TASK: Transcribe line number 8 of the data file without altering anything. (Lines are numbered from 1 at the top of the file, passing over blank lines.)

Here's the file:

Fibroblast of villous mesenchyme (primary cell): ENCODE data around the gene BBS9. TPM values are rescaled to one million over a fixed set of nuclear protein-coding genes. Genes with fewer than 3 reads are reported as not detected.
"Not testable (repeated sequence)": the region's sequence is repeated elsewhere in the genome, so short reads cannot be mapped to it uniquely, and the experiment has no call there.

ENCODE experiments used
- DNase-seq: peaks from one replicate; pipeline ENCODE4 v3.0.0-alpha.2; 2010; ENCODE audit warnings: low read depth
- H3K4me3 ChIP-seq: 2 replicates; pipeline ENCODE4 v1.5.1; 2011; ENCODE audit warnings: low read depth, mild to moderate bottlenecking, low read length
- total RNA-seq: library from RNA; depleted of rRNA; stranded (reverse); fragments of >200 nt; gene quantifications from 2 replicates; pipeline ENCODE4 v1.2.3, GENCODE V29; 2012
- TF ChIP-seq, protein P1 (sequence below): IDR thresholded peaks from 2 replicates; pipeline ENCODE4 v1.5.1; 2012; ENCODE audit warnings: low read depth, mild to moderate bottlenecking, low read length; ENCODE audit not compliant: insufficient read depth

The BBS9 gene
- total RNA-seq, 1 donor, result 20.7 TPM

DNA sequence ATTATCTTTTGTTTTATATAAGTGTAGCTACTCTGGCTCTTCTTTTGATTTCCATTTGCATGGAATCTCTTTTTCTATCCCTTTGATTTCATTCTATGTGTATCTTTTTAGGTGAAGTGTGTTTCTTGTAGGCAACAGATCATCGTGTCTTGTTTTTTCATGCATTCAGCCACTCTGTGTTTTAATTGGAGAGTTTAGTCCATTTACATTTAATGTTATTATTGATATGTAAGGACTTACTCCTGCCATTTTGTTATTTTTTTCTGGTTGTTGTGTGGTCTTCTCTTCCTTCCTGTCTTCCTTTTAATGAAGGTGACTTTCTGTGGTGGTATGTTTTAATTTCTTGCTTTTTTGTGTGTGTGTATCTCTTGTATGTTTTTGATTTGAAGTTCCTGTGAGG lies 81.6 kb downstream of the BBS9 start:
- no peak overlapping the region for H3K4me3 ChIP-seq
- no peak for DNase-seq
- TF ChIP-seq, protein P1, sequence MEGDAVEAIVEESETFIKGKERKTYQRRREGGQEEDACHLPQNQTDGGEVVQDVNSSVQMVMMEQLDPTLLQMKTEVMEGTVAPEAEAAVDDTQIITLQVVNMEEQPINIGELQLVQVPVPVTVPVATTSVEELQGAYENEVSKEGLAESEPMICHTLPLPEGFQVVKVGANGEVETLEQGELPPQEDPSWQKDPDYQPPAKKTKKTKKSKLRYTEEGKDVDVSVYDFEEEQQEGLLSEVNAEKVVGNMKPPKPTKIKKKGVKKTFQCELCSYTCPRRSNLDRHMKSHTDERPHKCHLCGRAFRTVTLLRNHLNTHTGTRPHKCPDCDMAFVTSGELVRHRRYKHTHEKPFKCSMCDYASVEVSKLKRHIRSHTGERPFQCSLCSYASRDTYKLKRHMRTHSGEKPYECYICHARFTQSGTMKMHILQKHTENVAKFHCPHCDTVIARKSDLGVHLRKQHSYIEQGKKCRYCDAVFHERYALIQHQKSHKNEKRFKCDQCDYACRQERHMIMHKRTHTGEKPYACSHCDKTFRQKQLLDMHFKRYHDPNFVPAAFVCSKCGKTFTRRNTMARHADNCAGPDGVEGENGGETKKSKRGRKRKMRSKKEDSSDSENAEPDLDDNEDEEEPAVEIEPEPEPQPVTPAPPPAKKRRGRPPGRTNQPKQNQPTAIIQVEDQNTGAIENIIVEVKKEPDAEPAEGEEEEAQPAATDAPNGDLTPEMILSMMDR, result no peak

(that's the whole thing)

The BBS9 gene